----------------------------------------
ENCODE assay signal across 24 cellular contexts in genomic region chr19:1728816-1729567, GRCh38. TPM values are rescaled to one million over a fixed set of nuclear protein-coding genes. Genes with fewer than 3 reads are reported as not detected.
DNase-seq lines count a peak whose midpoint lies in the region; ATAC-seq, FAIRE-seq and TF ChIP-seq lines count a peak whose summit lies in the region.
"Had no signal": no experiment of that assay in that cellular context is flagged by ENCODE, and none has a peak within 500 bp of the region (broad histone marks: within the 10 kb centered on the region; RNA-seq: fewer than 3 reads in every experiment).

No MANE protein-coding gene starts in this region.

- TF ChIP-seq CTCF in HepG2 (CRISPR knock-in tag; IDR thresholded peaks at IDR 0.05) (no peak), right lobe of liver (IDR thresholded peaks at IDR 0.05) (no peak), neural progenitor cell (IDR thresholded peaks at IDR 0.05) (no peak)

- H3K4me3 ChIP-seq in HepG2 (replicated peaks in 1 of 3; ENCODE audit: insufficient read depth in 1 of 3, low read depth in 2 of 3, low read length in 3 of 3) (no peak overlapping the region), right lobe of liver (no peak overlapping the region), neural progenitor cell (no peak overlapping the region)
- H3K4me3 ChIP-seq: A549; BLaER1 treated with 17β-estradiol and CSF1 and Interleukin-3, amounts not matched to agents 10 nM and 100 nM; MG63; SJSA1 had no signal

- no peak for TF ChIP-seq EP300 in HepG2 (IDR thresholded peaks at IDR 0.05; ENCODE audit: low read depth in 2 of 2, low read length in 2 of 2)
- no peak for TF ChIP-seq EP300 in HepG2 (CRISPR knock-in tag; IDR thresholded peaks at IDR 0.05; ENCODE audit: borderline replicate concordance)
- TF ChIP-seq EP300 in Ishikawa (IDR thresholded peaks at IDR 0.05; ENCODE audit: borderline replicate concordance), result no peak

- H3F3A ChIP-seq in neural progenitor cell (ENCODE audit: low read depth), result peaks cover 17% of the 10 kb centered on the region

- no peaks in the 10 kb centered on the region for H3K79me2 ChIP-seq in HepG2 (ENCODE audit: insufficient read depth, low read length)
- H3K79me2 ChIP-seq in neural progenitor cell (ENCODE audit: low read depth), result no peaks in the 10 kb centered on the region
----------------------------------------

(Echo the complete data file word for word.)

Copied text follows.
ENCODE assay signal across 24 cellular contexts in genomic region chr19:1728816-1729567, GRCh38. TPM values are rescaled to one million over a fixed set of nuclear protein-coding genes. Genes with fewer than 3 reads are reported as not detected.
DNase-seq lines count a peak whose midpoint lies in the region; ATAC-seq, FAIRE-seq and TF ChIP-seq lines count a peak whose summit lies in the region.
"Had no signal": no experiment of that assay in that cellular context is flagged by ENCODE, and none has a peak within 500 bp of the region (broad histone marks: within the 10 kb centered on the region; RNA-seq: fewer than 3 reads in every experiment).

No MANE protein-coding gene starts in this region.

- TF ChIP-seq CTCF in HepG2 (CRISPR knock-in tag; IDR thresholded peaks at IDR 0.05) (no peak), right lobe of liver (IDR thresholded peaks at IDR 0.05) (no peak), neural progenitor cell (IDR thresholded peaks at IDR 0.05) (no peak)

- H3K4me3 ChIP-seq in HepG2 (replicated peaks in 1 of 3; ENCODE audit: insufficient read depth in 1 of 3, low read depth in 2 of 3, low read length in 3 of 3) (no peak overlapping the region), right lobe of liver (no peak overlapping the region), neural progenitor cell (no peak overlapping the region)
- H3K4me3 ChIP-seq: A549; BLaER1 treated with 17β-estradiol and CSF1 and Interleukin-3, amounts not matched to agents 10 nM and 100 nM; MG63; SJSA1 had no signal

- no peak for TF ChIP-seq EP300 in HepG2 (IDR thresholded peaks at IDR 0.05; ENCODE audit: low read depth in 2 of 2, low read length in 2 of 2)
- no peak for TF ChIP-seq EP300 in HepG2 (CRISPR knock-in tag; IDR thresholded peaks at IDR 0.05; ENCODE audit: borderline replicate concordance)
- TF ChIP-seq EP300 in Ishikawa (IDR thresholded peaks at IDR 0.05; ENCODE audit: borderline replicate concordance), result no peak

- H3F3A ChIP-seq in neural progenitor cell (ENCODE audit: low read depth), result peaks cover 17% of the 10 kb centered on the region

- no peaks in the 10 kb centered on the region for H3K79me2 ChIP-seq in HepG2 (ENCODE audit: insufficient read depth, low read length)
- H3K79me2 ChIP-seq in neural progenitor cell (ENCODE audit: low read depth), result no peaks in the 10 kb centered on the region